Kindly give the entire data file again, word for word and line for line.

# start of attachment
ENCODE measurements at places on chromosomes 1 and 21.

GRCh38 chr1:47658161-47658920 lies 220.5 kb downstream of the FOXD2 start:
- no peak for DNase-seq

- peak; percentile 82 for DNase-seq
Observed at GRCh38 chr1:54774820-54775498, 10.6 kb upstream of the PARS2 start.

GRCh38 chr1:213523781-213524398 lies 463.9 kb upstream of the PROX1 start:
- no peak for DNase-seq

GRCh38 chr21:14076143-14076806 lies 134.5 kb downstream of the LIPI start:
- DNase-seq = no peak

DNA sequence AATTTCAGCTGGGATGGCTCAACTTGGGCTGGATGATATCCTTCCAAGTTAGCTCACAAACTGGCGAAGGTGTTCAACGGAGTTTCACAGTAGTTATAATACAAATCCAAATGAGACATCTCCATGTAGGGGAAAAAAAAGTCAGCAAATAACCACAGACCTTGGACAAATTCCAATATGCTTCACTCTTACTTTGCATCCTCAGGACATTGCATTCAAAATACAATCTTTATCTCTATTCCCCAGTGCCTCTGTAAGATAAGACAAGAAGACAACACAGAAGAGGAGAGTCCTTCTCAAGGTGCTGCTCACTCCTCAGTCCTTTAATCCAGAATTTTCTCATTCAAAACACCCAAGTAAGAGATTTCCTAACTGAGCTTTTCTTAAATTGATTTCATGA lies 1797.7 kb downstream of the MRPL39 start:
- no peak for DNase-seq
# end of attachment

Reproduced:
ENCODE measurements at places on chromosomes 1 and 21.

GRCh38 chr1:47658161-47658920 lies 220.5 kb downstream of the FOXD2 start:
- no peak for DNase-seq

- peak; percentile 82 for DNase-seq
Observed at GRCh38 chr1:54774820-54775498, 10.6 kb upstream of the PARS2 start.

GRCh38 chr1:213523781-213524398 lies 463.9 kb upstream of the PROX1 start:
- no peak for DNase-seq

GRCh38 chr21:14076143-14076806 lies 134.5 kb downstream of the LIPI start:
- DNase-seq = no peak

DNA sequence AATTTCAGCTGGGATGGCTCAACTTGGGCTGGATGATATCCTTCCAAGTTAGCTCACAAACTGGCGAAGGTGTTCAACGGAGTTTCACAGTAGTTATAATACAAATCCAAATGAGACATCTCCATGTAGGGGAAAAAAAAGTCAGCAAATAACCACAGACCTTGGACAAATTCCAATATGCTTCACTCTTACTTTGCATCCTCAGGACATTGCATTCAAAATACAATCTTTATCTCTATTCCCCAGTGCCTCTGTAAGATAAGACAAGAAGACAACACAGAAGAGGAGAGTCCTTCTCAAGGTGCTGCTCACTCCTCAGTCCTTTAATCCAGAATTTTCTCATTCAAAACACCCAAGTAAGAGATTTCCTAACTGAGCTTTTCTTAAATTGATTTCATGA lies 1797.7 kb downstream of the MRPL39 start:
- no peak for DNase-seq